The Prime Minister has promised legislation to ban XL Bullys which have caused such terrible injuries to people across South Yorkshire and nationally. (It seems there may be as many as 50,000 of this type of dog in the country.) The officers were clear that we need to heed what people who had to deal with them are saying. ‘I would prefer to tackle someone with a knife than an XL Bully’, was how one police officer put it. XL Bullys have been so dangerous that it has required armed response teams to intervene.
Although XL Bullys are disproportionately represented in the figures for dangerous dogs, and some of the injuries they inflict are among the most serious, our conversation was also about aggressive dogs more generally. In the twelve months between October 2022 and October 2023, seven dogs had to be dispatched, six because they were completely out of control. This is not something police officers take any pleasure in. You can visual the scene and understand why.
South Yorkshire Police (SYP) are now being called to an average of 200 incidents involving dogs every month. 80 of these are dangerously out of control animals with 50-60 being seized. The attacks are mainly happening in the home and involve babies and children as well as adults. The photographs of the injuries are in some cases too graphic to show or even describe. They include injuries to the face and scalp. But dogs also attack visitors, postal workers and those making deliveries. They can be aggressive towards people and other dogs in public places. The true scale of the problem is unknown because many of the incidents are not required to be reported to the Home Office.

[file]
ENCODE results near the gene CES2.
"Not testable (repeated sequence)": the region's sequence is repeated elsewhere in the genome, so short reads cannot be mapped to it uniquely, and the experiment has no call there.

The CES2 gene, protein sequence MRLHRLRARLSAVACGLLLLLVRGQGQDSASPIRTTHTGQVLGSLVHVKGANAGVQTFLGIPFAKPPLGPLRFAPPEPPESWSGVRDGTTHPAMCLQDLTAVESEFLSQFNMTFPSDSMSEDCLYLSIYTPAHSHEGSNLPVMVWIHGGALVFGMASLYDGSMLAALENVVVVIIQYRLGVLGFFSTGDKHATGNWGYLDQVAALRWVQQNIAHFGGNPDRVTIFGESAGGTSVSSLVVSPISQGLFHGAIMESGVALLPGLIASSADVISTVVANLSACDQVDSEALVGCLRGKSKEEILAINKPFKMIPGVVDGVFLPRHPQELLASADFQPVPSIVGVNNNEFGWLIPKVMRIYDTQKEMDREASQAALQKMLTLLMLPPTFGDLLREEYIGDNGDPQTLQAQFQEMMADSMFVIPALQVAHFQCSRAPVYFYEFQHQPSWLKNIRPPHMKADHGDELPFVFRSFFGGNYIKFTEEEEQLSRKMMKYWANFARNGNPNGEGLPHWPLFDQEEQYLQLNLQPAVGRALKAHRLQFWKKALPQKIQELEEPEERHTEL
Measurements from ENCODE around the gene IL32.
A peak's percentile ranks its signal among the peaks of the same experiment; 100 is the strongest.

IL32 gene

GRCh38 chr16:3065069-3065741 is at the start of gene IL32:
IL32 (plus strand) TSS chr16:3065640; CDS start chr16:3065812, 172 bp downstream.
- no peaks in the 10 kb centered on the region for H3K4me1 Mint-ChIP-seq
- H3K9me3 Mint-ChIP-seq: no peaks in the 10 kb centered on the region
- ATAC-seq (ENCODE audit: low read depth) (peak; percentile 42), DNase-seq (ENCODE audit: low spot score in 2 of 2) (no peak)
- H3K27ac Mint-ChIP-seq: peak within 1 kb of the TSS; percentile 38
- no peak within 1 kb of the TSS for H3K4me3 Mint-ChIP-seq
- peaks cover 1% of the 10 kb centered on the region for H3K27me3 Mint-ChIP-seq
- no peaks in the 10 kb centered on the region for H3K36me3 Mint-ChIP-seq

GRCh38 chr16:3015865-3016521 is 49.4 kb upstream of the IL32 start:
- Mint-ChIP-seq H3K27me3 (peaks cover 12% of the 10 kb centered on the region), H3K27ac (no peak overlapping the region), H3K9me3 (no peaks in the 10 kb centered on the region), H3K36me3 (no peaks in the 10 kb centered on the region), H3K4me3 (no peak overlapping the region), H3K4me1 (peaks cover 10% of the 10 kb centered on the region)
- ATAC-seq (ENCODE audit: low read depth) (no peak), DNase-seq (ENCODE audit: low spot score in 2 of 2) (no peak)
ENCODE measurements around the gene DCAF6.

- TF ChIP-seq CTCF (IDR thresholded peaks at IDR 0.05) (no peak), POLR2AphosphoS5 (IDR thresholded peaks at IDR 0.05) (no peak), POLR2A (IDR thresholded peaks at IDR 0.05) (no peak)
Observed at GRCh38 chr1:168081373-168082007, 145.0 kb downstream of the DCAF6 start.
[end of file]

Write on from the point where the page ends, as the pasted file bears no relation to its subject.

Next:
It is a growing problem, and there is a rising cost. For SYP, the cost of kennelling dogs until their future was decided, was £96,000 in the financial year2018-2019. By 2021-2022 it had reached £178,000. But last year, 2022-2023, it was £535,000. This was half a million pounds that came from the SYP budget and was not available, therefore, for fighting crime or anti-social behaviour.
What has caused this rise in aggressive dogs?
I think the best explanation is that these are the animals, often, like the XL Bullys, with fighting breeds in their genes, that were bought as puppies during the lockdowns and were, as a consequence, never socialised with other dogs or other people. Now they are mature dogs – and don’t know how to behave. But whatever the explanation, SYP, the MPs and I are determined to do what we can to save as many as we can from aggressive dogs, and to ensure the police budget is spent on fighting crime.
An unforeseen consequence
Sometimes a perfectly truthful narrative can have an unforeseen and potentially unhelpful consequence.
The government (and police forces and police and crime commissioners) are rightly pleased that police officer numbers have been restored to more or less where they were in 2010 and perhaps even beyond that figure. Government ministers rarely lose the opportunity of reminding us that we now have an extra 20,000 police officers nationwide – the so-called ‘Uplift’. (Our share in South Yorkshire has been just over 500.)
This is true and to be welcomed. But an unforeseen and unintended consequence is that when it is stated baldly like that – ‘there are 20,000 more police’ – the public have assumed that all those officers are (a) trained and operationally fully competent, and (b) are all destined to be in yellow jackets on a street near them.
This is highly misleading. Most of those officers are even now being trained and will not be fully ready for some years yet. But as I go around community meetings it is clear that people have no concept of a time of training between recruitment and full deployment, and the impression given is that they are all destined to be ‘bobbies on the beat’.
The national narrative needs qualifying quickly and repeatedly, otherwise we shall have stoked up unreal public expectations that can only come crashing down.